Interesting discussion or tiresome bluster? Exploring the social norms of politics among young people on social media [thesis]

Harry Chapman
<p>This thesis explores the extent to which talking about politics on Facebook and Twitter is acceptable among young New Zealanders. To investigate the social norms of political discussion on social media, this research has utilised synchronous online focus groups with 27 young New Zealanders aged 16–24. Participants were positive about the presence of politics on Facebook and Twitter, viewing the platforms as a good way of learning more about politics, although they held quite strong views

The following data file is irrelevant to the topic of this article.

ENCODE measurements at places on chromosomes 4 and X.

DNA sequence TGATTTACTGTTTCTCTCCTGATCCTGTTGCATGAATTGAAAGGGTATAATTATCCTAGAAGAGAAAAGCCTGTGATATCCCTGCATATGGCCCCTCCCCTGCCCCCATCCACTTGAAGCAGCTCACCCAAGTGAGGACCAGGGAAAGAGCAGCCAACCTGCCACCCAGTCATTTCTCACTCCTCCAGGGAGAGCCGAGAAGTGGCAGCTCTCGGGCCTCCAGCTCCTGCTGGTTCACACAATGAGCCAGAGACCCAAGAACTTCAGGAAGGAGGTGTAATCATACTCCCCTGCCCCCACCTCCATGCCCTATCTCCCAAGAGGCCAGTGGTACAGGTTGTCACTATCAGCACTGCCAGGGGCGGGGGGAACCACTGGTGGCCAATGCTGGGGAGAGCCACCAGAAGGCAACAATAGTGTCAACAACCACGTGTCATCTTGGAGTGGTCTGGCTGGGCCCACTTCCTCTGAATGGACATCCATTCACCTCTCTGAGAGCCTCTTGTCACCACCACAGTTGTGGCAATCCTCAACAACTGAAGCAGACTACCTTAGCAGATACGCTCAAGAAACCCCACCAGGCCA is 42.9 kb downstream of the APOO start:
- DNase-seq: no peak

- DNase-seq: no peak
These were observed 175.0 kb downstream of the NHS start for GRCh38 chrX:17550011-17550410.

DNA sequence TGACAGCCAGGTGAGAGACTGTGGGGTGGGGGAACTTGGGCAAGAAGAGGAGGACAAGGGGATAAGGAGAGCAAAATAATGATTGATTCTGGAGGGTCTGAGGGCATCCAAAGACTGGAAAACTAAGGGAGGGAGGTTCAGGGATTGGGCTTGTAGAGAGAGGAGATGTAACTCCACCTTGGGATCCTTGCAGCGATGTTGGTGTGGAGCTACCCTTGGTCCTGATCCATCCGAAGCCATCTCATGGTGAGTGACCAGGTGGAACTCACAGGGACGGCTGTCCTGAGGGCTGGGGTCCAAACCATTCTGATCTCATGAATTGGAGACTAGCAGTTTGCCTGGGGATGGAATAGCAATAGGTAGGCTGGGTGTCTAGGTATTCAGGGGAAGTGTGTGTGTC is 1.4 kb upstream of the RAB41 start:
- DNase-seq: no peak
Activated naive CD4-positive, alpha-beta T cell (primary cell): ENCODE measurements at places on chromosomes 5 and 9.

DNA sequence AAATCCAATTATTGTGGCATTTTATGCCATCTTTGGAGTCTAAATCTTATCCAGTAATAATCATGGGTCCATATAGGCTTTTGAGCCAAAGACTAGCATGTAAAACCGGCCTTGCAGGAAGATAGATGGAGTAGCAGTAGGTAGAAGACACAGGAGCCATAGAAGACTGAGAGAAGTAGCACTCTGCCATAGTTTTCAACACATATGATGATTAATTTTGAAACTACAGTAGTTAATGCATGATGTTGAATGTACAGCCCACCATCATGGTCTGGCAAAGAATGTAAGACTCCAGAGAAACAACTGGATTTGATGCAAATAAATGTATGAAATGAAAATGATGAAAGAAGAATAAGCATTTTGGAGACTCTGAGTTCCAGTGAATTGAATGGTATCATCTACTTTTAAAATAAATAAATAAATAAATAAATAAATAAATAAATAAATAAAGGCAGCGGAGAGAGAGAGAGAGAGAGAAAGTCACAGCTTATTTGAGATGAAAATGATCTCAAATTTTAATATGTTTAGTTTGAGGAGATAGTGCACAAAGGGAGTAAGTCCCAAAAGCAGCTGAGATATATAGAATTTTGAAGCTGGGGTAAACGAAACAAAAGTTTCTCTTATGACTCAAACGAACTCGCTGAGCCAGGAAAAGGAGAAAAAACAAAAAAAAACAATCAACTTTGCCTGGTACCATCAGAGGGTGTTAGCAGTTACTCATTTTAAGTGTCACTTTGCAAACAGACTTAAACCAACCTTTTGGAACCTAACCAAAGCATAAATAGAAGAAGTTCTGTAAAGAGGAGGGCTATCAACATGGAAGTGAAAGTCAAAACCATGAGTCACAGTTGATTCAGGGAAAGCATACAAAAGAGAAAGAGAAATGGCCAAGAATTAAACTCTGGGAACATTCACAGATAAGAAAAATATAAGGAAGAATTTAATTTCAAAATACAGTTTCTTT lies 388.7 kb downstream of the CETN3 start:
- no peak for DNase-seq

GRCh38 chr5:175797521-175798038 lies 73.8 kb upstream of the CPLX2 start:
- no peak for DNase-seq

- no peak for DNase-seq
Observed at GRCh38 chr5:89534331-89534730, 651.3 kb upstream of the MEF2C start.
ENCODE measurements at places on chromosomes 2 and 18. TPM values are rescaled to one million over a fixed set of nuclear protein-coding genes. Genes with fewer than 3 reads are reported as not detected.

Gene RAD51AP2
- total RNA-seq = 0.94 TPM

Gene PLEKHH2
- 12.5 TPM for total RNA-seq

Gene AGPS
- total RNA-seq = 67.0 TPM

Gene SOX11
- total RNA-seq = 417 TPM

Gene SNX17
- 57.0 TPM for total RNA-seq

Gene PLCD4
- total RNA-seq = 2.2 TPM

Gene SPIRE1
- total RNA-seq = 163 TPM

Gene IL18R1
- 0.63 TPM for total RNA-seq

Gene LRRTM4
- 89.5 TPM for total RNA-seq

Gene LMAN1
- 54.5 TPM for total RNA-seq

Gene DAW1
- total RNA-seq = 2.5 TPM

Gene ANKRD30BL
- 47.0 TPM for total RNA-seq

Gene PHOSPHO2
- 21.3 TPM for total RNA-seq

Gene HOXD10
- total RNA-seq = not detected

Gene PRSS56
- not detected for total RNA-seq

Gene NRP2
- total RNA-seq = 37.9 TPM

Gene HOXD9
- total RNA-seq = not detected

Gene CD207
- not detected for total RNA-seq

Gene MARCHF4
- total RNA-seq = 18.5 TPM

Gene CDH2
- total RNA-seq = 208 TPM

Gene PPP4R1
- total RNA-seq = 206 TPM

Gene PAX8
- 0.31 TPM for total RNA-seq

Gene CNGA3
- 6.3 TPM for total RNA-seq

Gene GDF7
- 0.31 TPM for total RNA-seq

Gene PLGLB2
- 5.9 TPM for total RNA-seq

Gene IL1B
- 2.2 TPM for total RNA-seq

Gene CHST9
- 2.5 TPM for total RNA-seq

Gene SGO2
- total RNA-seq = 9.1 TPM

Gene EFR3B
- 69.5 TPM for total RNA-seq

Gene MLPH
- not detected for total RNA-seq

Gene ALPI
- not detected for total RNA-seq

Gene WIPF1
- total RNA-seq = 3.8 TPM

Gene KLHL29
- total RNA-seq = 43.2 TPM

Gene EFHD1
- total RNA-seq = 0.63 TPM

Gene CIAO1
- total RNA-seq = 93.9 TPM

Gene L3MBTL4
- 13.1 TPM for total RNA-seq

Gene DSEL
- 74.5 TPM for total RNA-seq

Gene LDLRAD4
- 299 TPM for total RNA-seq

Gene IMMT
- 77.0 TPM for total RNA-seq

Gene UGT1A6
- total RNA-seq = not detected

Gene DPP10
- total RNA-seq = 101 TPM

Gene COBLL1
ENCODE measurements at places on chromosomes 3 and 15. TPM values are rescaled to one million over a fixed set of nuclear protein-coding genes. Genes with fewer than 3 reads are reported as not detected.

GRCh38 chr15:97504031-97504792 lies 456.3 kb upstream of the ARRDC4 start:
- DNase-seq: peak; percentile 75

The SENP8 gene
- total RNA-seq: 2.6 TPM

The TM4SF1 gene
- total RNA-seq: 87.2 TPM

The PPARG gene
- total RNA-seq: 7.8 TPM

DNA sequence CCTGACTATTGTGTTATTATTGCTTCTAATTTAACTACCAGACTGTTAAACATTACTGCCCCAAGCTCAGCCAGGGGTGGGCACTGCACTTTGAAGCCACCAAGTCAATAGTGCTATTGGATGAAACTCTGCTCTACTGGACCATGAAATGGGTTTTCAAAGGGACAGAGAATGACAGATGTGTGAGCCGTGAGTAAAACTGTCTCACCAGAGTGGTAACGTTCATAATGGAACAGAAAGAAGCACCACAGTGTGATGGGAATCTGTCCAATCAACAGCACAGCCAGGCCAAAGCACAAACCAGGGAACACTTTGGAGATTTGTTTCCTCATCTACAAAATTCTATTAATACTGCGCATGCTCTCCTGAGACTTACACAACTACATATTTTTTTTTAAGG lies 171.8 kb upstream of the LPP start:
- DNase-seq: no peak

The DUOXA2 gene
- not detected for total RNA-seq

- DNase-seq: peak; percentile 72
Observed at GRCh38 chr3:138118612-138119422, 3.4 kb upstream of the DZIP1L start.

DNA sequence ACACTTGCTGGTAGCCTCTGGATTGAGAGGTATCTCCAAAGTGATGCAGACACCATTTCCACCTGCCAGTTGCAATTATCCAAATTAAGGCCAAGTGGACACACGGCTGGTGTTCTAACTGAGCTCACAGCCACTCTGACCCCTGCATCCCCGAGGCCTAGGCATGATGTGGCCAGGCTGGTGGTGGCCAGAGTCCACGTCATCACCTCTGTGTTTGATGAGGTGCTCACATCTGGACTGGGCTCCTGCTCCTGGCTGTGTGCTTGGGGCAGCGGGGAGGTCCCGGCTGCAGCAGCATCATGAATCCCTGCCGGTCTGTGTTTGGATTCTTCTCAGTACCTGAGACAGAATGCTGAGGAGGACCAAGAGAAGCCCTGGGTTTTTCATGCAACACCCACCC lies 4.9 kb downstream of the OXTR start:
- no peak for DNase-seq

more » ... t the way in which people expressed political views. Through utilising the features of social media platforms, participants had a number of ways of dealing with political material on social media they did not agree with or found offensive. Participants also said they sometimes complained about other people's online political behaviour, primarily offline to people who were not involved in the political conversation. In investigating both Facebook and Twitter, this research has attempted to tease out differences between the norms of political talk on social media generally, versus the norms specific to each platform. Twitter was seen by participants as a more appropriate place for politics than Facebook, mostly because people's audiences on the respective platforms were very different. This research has contributed towards a better understanding of an area which has not been well studied, especially outside of North America and Europe. It will be of interest to groups who want to engage young people on social media regarding political issues.</p>
doi:10.26686/wgtn.17012615.v1 fatcat:4d2alyqkuben7ojyytbevohsta